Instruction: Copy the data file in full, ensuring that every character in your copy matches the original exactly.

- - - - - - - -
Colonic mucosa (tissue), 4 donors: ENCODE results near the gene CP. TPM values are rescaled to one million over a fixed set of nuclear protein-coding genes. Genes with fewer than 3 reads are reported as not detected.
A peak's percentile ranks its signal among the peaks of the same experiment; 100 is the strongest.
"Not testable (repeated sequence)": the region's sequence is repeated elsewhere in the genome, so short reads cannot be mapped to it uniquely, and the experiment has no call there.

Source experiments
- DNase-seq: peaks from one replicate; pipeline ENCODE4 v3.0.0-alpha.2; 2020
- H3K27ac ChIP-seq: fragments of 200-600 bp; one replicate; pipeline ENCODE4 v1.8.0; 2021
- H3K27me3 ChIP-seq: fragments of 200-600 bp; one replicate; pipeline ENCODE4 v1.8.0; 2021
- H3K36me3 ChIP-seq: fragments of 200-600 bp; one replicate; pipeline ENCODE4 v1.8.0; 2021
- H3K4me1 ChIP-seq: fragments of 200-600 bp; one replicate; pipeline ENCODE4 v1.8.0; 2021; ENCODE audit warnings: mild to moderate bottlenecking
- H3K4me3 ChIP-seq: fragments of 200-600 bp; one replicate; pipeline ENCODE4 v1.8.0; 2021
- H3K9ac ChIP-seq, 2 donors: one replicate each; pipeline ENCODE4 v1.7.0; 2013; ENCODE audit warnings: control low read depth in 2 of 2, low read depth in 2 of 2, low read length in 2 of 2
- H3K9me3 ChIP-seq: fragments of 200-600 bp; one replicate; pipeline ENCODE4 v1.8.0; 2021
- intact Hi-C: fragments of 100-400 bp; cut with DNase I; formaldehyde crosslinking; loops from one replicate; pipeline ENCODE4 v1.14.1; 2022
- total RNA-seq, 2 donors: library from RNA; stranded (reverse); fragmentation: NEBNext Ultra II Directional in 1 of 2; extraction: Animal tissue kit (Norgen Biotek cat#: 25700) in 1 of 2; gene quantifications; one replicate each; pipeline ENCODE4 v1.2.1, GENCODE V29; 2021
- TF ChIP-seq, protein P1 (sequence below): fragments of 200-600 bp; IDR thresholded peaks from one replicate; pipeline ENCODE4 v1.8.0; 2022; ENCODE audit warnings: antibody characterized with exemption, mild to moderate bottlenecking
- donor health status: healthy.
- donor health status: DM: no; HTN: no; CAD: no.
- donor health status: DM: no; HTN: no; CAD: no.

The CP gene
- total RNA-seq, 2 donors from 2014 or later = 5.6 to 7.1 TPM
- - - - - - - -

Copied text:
Colonic mucosa (tissue), 4 donors: ENCODE results near the gene CP. TPM values are rescaled to one million over a fixed set of nuclear protein-coding genes. Genes with fewer than 3 reads are reported as not detected.
A peak's percentile ranks its signal among the peaks of the same experiment; 100 is the strongest.
"Not testable (repeated sequence)": the region's sequence is repeated elsewhere in the genome, so short reads cannot be mapped to it uniquely, and the experiment has no call there.

Source experiments
- DNase-seq: peaks from one replicate; pipeline ENCODE4 v3.0.0-alpha.2; 2020
- H3K27ac ChIP-seq: fragments of 200-600 bp; one replicate; pipeline ENCODE4 v1.8.0; 2021
- H3K27me3 ChIP-seq: fragments of 200-600 bp; one replicate; pipeline ENCODE4 v1.8.0; 2021
- H3K36me3 ChIP-seq: fragments of 200-600 bp; one replicate; pipeline ENCODE4 v1.8.0; 2021
- H3K4me1 ChIP-seq: fragments of 200-600 bp; one replicate; pipeline ENCODE4 v1.8.0; 2021; ENCODE audit warnings: mild to moderate bottlenecking
- H3K4me3 ChIP-seq: fragments of 200-600 bp; one replicate; pipeline ENCODE4 v1.8.0; 2021
- H3K9ac ChIP-seq, 2 donors: one replicate each; pipeline ENCODE4 v1.7.0; 2013; ENCODE audit warnings: control low read depth in 2 of 2, low read depth in 2 of 2, low read length in 2 of 2
- H3K9me3 ChIP-seq: fragments of 200-600 bp; one replicate; pipeline ENCODE4 v1.8.0; 2021
- intact Hi-C: fragments of 100-400 bp; cut with DNase I; formaldehyde crosslinking; loops from one replicate; pipeline ENCODE4 v1.14.1; 2022
- total RNA-seq, 2 donors: library from RNA; stranded (reverse); fragmentation: NEBNext Ultra II Directional in 1 of 2; extraction: Animal tissue kit (Norgen Biotek cat#: 25700) in 1 of 2; gene quantifications; one replicate each; pipeline ENCODE4 v1.2.1, GENCODE V29; 2021
- TF ChIP-seq, protein P1 (sequence below): fragments of 200-600 bp; IDR thresholded peaks from one replicate; pipeline ENCODE4 v1.8.0; 2022; ENCODE audit warnings: antibody characterized with exemption, mild to moderate bottlenecking
- donor health status: healthy.
- donor health status: DM: no; HTN: no; CAD: no.
- donor health status: DM: no; HTN: no; CAD: no.

The CP gene
- total RNA-seq, 2 donors from 2014 or later = 5.6 to 7.1 TPM